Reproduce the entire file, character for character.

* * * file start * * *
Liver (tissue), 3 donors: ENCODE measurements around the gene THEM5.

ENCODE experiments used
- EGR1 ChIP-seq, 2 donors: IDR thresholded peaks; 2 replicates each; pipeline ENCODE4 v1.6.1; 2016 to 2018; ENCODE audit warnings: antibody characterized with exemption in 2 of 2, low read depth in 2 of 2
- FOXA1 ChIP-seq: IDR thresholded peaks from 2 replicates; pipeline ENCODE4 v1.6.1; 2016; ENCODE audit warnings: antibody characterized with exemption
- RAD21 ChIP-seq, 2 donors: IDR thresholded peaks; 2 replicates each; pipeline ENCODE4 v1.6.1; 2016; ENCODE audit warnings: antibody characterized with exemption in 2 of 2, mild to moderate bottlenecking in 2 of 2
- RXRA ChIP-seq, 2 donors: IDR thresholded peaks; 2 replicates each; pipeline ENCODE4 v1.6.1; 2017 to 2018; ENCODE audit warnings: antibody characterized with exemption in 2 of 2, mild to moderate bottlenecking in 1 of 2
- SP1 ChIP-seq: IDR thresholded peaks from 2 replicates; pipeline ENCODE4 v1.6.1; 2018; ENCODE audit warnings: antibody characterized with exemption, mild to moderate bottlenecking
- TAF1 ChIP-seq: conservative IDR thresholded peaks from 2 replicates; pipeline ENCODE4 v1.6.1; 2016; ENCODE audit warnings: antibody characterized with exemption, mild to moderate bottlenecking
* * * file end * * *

Liver (tissue), 3 donors: ENCODE measurements around the gene THEM5.

ENCODE experiments used
- EGR1 ChIP-seq, 2 donors: IDR thresholded peaks; 2 replicates each; pipeline ENCODE4 v1.6.1; 2016 to 2018; ENCODE audit warnings: antibody characterized with exemption in 2 of 2, low read depth in 2 of 2
- FOXA1 ChIP-seq: IDR thresholded peaks from 2 replicates; pipeline ENCODE4 v1.6.1; 2016; ENCODE audit warnings: antibody characterized with exemption
- RAD21 ChIP-seq, 2 donors: IDR thresholded peaks; 2 replicates each; pipeline ENCODE4 v1.6.1; 2016; ENCODE audit warnings: antibody characterized with exemption in 2 of 2, mild to moderate bottlenecking in 2 of 2
- RXRA ChIP-seq, 2 donors: IDR thresholded peaks; 2 replicates each; pipeline ENCODE4 v1.6.1; 2017 to 2018; ENCODE audit warnings: antibody characterized with exemption in 2 of 2, mild to moderate bottlenecking in 1 of 2
- SP1 ChIP-seq: IDR thresholded peaks from 2 replicates; pipeline ENCODE4 v1.6.1; 2018; ENCODE audit warnings: antibody characterized with exemption, mild to moderate bottlenecking
- TAF1 ChIP-seq: conservative IDR thresholded peaks from 2 replicates; pipeline ENCODE4 v1.6.1; 2016; ENCODE audit warnings: antibody characterized with exemption, mild to moderate bottlenecking